CAPITOL HILL CONFERENCE SPOTLIGHTS HUMAN TRAFFICKING OF VIETNAMESE
The human trafficking of Vietnamese women, children and men was the subject of a conference on Capitol Hill co-hosted by Cong. Tom Davis (R-VA) and Cong. Jim Moran (D-VA) and featuring as a main speaker Amb. John Miller, the United States’ chief anti-trafficking official.
The “export” and abusive treatment of Vietnamese “wives,” children, and guest workers occurs in such countries as Taiwan, Cambodia, and Thailand, often with the collaboration of the Vietnamese government. Fr. Peter Hung, a Vietnamese Catholic priest and another main speaker, recounted his efforts in Taiwan to assist trafficking victims, including young women who were sold to men, re-sold, and eventually arrested for being in the country illegally. Fr. Hung said the shelter he founded had helped some 2,000 victims over the past several years.
Twenty NGOs from around the country, mostly Vietnamese in composition, sponsored the conference and attended a fund-raising dinner in the evening at the Fortune Restaurant in Falls Church along with some 400 ticket-paying guests.
Amb. Miller said the U.S. government was spending $95million a year to fight human trafficking, which he called “modern-day slavery.” Of the total, $17 million came from his own Office of Trafficking in Persons in the State Department. Overall, he said, the U.S. spends about ten times as much in this area as any other single country.
During a participants’ question period, Amb. Miller was peppered with queries from an audience of 50 assembled in the Gold Room of the Rayburn House Office Building. Some disapproved of Vietnam’s having been taken off the “watch list” and moved up a notch last year in the grading system used by the State Department to assess national anti-trafficking efforts, which calls for sanctions for nations that are uncooperative. Miller acknowledged there was room for disagreement, but said Vietnam did have a national anti-trafficking plan and did cooperate in international efforts, although there was much room for improvement. Miller congratulated those attending, and asked that they provide his office with information on specific cases of trafficking of which they became aware.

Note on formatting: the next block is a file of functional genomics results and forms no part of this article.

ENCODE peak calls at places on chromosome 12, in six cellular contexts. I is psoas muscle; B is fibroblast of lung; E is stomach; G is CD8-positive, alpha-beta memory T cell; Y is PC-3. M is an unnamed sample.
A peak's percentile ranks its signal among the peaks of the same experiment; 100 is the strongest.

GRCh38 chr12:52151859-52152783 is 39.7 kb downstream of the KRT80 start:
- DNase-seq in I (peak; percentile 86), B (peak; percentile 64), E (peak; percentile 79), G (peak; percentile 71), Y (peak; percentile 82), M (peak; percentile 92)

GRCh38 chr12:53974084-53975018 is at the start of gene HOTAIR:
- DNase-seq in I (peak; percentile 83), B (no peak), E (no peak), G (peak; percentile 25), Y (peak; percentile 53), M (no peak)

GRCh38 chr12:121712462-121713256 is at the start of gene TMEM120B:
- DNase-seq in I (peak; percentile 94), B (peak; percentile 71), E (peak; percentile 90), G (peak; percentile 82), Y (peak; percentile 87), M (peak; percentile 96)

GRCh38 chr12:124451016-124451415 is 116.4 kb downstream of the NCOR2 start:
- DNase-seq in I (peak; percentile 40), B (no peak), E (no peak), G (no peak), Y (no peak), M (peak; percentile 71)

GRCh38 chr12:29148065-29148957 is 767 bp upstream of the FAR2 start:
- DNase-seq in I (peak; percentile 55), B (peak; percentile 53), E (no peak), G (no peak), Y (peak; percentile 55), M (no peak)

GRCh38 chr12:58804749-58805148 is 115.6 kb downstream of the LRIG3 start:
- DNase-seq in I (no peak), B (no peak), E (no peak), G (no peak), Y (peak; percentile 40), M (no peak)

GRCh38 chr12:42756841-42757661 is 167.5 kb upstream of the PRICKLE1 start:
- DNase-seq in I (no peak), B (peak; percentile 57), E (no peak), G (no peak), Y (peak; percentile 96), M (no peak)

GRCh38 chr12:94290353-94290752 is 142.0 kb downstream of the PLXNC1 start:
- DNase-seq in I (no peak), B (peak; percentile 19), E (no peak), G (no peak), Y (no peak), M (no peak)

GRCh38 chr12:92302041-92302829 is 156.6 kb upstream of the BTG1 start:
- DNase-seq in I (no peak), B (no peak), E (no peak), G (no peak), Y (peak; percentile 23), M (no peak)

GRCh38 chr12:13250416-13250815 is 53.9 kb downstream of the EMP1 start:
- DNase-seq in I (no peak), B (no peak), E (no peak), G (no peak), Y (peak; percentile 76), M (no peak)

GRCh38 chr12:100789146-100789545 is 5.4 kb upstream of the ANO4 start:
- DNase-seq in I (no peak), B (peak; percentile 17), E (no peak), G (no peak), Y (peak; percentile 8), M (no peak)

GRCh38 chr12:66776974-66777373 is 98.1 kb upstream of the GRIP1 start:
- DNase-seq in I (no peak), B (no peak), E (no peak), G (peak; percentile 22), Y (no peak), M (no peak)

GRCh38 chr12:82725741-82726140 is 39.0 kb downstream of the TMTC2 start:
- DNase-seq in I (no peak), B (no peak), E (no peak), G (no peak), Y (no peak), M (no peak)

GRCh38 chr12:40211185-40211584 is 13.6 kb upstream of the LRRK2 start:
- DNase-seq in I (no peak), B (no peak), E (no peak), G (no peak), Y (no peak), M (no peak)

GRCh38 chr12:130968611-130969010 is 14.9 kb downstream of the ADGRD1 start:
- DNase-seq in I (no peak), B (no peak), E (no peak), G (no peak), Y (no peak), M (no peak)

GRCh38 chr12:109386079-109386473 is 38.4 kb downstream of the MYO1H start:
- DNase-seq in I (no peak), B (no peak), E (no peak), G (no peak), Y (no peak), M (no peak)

The Conference produced recommendations for the government of Vietnam, the U.S. government, and the international community. It asked that Vietnam increase enforcement of its own laws against trafficking “beginning with government officials involved in the human trade,” step up treatment for victims, and provide better education for women and children in rural areas to reduce the risk of their succumbing to traffickers’ deceitful propositions. Trafficking “brokers” routinely promise good jobs abroad to young women, who then find themselves virtual sex slaves, without rights and with no way to return home.
Underlying a number of the recommendations was the strongly-expressed view that trafficking victims should not be treated as lawbreakers but should instead be assisted to return to their normal lives.
Conference participants, while generally pleased with U.S. efforts to combat trafficking, also recommended higher funding for the State Department’s anti-trafficking office, urged a tough U.S. line against Vietnam and other governments that could be doing more, and called for strong U.S. support for NGO’s involved in anti-trafficking activities.